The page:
“The Bishops of the Anglican Church in North America deeply regret the invitation by Dean Edward Salmon to Dr. Katharine Jefferts Schori to preach at Nashotah House. The insensitivity of this invitation to many of the loyal friends of the House is compounded by the proposed eucharistic context. What is far more concerning, however, are the fundamental spiritual, biblical and institutional issues that the visit to Chapel raises. We have trusted Nashotah House with our students, our prayers and our support, recognizing that the House also serves the Episcopal Church, and that a remarkable community has been built there. We hope that ways can be found to restore the trust that this particular invitation has seriously shaken.”

The Most Revd Robert Duncan, D.D. (Nashotah)
Archbishop, Anglican Church in North America
On behalf of the College of Bishops

Posted in Anglican Church in North America | 1 Comment

Archbishop Stanley Ntagali Comments on Uganda’s Anti-Homosexuality Bill, the Church of England’s “Pilling Report,” and the Open Letter from the Archbishops of Canterbury and York

From here:

30th January 2014

The Church of Uganda is encouraged by the work of Uganda’s Parliament in amending the Anti-Homosexuality Bill to remove the death penalty, to reduce sentencing guidelines through a principle of proportionality, and to remove the clause on reporting homosexual behaviour, as we had recommended in our 2010 position statement on the Bill. This frees our clergy and church leaders to fulfill the 2008 resolution of our House of Bishops to “offer counseling, healing and prayer for people with homosexual disorientation, especially in our schools and other institutions of learning. The Church is a safe place for individuals, who are confused about their sexuality or struggling with sexual brokenness, to seek help and healing.”

Accordingly, we are grateful for the reminder of the Archbishops of Canterbury and York to fulfill such commitments as stated in the 2005 Communique of the Primates Meeting held in Dromantine, Northern Ireland.

We would further like to remind them, as they lead their own church through the “facilitated conversations” recommended by the Pilling Report, that the teaching of the Anglican Communion from the 1998 Lambeth Conference, from Resolution 1.10, still stands. It states that “homosexual practice is incompatible with Scripture,” and the conference “cannot advise the legitimising or blessing of same sex unions nor ordaining those involved in same gender unions.”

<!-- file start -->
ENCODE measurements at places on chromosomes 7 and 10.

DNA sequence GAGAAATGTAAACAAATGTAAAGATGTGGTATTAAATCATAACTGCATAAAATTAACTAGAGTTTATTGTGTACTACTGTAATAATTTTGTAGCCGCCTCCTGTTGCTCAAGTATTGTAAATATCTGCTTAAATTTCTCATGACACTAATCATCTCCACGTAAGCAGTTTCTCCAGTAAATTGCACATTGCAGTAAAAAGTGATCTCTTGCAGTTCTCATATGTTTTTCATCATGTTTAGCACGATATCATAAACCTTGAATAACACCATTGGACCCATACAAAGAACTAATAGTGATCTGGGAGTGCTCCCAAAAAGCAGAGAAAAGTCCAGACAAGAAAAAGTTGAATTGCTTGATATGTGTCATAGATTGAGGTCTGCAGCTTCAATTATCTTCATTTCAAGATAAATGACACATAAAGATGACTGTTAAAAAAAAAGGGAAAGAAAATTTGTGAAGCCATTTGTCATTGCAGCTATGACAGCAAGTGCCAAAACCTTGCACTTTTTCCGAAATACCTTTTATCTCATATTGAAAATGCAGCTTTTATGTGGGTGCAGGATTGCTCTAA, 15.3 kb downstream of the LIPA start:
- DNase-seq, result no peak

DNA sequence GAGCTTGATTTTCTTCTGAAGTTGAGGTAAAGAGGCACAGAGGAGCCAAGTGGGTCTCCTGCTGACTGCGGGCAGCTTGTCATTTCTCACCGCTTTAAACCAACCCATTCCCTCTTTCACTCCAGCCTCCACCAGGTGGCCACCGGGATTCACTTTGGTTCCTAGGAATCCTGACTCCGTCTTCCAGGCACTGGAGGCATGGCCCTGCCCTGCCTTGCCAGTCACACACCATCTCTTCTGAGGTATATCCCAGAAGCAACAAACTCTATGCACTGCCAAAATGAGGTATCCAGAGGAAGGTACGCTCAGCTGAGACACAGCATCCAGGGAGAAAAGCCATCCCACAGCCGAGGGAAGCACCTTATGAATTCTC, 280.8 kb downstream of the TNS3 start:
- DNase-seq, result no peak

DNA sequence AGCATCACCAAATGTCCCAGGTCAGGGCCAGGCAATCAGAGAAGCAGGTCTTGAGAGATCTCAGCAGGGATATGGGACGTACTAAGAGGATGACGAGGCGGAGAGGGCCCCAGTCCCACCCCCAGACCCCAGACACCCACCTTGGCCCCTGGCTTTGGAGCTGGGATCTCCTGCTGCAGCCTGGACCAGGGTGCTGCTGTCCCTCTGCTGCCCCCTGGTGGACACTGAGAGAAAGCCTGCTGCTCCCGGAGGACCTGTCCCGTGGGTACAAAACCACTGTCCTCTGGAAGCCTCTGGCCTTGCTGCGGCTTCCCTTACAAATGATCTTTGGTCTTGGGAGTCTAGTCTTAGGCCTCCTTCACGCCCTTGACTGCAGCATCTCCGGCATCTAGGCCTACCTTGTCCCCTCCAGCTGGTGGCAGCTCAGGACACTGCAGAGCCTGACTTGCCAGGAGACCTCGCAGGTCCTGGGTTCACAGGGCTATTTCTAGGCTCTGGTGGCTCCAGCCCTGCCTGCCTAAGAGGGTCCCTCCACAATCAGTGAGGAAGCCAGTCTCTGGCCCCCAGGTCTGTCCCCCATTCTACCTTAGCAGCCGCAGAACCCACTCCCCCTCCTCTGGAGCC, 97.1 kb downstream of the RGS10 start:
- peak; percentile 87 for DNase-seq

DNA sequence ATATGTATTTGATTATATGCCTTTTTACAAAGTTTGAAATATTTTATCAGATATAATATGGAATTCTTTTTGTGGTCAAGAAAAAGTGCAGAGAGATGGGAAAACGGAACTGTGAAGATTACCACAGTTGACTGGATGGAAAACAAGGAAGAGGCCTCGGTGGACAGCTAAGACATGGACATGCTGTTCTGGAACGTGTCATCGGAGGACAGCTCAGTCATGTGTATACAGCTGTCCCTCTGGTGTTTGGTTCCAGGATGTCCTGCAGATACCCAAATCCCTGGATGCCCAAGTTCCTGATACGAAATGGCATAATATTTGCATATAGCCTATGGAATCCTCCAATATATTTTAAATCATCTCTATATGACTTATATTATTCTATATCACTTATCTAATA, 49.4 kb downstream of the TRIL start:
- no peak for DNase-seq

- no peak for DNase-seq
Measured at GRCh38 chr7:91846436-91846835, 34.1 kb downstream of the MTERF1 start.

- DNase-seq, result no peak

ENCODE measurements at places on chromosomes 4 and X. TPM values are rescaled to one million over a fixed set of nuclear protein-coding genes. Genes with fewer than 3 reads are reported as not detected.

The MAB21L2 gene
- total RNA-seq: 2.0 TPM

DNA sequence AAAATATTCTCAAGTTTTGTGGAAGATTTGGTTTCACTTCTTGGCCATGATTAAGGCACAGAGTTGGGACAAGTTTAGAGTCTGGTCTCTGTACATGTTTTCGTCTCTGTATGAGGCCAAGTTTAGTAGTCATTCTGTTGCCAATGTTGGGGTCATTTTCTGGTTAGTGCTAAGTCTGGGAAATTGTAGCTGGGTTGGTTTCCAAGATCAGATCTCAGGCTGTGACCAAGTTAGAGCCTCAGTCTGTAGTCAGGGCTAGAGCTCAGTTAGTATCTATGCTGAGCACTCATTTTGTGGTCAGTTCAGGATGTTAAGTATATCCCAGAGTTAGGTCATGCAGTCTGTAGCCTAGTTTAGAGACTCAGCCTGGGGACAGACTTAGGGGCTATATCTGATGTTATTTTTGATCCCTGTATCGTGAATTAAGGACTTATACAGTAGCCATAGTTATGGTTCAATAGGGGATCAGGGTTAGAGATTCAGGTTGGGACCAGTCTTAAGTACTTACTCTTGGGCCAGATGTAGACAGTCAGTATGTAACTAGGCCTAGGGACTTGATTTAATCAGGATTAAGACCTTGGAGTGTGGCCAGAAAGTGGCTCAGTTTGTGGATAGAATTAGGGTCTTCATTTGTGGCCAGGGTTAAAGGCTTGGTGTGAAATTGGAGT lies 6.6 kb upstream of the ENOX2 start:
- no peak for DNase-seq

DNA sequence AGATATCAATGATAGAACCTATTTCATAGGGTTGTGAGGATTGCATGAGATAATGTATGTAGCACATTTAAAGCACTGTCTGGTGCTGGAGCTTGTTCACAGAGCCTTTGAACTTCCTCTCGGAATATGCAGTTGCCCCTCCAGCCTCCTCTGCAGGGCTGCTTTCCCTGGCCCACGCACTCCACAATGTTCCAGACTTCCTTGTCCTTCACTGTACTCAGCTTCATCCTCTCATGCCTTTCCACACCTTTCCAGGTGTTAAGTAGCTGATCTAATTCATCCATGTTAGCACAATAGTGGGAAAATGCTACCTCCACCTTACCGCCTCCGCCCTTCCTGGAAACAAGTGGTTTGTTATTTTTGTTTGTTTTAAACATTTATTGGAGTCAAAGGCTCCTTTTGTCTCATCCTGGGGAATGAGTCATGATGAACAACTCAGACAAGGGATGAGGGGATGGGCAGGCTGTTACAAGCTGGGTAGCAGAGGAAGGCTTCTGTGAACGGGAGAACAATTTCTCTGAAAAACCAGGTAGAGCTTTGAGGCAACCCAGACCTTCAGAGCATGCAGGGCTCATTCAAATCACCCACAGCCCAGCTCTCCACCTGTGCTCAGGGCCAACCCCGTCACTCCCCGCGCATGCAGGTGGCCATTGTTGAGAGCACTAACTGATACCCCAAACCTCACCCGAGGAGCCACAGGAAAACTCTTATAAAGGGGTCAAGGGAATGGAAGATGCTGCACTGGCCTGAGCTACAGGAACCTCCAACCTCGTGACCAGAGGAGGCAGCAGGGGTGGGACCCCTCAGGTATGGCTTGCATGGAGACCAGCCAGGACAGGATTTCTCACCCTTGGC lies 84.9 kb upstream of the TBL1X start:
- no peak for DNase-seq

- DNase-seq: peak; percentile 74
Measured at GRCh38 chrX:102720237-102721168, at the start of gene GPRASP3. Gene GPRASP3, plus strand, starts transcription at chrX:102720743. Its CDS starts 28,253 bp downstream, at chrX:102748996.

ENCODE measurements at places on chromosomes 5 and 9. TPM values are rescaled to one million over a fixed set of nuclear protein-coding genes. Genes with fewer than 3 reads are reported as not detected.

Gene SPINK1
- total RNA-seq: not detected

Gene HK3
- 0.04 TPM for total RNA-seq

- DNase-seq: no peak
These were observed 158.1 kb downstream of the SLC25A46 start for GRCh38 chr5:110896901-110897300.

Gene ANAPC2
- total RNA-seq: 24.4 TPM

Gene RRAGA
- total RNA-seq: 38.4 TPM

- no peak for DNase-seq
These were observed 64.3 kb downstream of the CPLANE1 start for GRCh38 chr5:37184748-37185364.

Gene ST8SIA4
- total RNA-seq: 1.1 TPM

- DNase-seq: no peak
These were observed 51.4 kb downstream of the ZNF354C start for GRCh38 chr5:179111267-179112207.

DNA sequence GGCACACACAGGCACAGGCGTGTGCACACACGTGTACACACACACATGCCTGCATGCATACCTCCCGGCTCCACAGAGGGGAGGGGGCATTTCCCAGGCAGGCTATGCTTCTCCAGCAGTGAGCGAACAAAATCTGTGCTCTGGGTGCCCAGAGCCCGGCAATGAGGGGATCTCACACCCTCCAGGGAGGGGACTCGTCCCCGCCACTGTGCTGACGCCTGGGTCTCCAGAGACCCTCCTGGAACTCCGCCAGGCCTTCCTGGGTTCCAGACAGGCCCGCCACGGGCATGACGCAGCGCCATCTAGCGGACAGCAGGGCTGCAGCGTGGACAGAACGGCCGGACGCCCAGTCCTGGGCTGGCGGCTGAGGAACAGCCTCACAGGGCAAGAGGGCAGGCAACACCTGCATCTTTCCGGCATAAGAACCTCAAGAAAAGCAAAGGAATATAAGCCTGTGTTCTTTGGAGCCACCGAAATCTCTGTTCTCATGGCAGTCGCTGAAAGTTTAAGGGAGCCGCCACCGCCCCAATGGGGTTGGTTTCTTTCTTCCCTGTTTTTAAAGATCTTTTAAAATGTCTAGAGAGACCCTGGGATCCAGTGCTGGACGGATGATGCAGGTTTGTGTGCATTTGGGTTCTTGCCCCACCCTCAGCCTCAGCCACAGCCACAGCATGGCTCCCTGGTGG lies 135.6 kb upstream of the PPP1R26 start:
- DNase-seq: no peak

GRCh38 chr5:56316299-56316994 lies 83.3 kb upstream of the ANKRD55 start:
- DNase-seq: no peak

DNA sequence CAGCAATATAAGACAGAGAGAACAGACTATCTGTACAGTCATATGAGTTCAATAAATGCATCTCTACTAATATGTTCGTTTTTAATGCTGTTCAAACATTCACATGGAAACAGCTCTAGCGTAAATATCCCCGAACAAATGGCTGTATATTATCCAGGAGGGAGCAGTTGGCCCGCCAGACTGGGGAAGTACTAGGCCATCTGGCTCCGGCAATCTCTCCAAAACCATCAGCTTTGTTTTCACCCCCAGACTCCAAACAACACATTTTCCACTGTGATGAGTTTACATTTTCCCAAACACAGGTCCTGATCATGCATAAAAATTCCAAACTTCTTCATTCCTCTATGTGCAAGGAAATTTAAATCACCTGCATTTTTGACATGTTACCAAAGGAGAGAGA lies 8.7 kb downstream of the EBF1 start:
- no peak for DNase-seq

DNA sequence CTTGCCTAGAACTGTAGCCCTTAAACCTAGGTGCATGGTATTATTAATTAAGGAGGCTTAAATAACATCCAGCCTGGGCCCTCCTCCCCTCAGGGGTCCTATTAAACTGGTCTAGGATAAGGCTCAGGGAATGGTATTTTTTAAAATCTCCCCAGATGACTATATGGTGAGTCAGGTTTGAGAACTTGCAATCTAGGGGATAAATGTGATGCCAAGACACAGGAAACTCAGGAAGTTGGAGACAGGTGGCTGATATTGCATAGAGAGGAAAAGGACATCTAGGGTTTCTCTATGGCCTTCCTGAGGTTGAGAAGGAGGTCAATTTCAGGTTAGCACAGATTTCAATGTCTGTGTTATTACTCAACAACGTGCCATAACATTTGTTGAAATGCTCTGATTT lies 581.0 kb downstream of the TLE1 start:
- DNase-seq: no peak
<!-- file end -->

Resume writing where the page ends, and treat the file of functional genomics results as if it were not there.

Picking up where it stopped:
It was the Episcopal Church USA (TEC) and the Anglican Church of Canada’s violations of Lambeth 1.10 which caused the Church of Uganda to break communion with those Provinces more than ten years ago. We sincerely hope the Archbishops and governing bodies of the Church of England will step back from the path they have set themselves on so the Church of Uganda will be able to maintain communion with our own Mother Church.

Furthermore, as our new Archbishop of Canterbury looks toward future Primates Meetings and a possible 2018 Lambeth Conference of Bishops, we would also like to remind him of the 2007 Primates Communique from Dar es Salaam, which says that there are “consequences for the full participation of the Church in the life of the Communion” for TEC and those Provinces which cannot

  1. “Make an unequivocal common covenant that the Bishops will not authorize any Rite of Blessing for same-sex unions in their dioceses or through” their governing body;
  2. “Confirm…that a candidate for episcopal orders living in a same-sex union shall not receive the necessary consent.”

It is clear that the Episcopal Church in the USA and the Anglican Church of Canada have not upheld these commitments, and so we do pray for the Archbishop of Canterbury as he considers whether or not to extend invitations to their Primates for the next Primates Meeting or to their Bishops for the 2018 Lambeth Conference. To withhold these invitations would be a clear signal of his intention to lead and uphold the fullness of the 1998 Lambeth Resolution 1.10.

The Most Rev. Stanley Ntagali


Posted in Anglican Communion | Tagged , | 1 Comment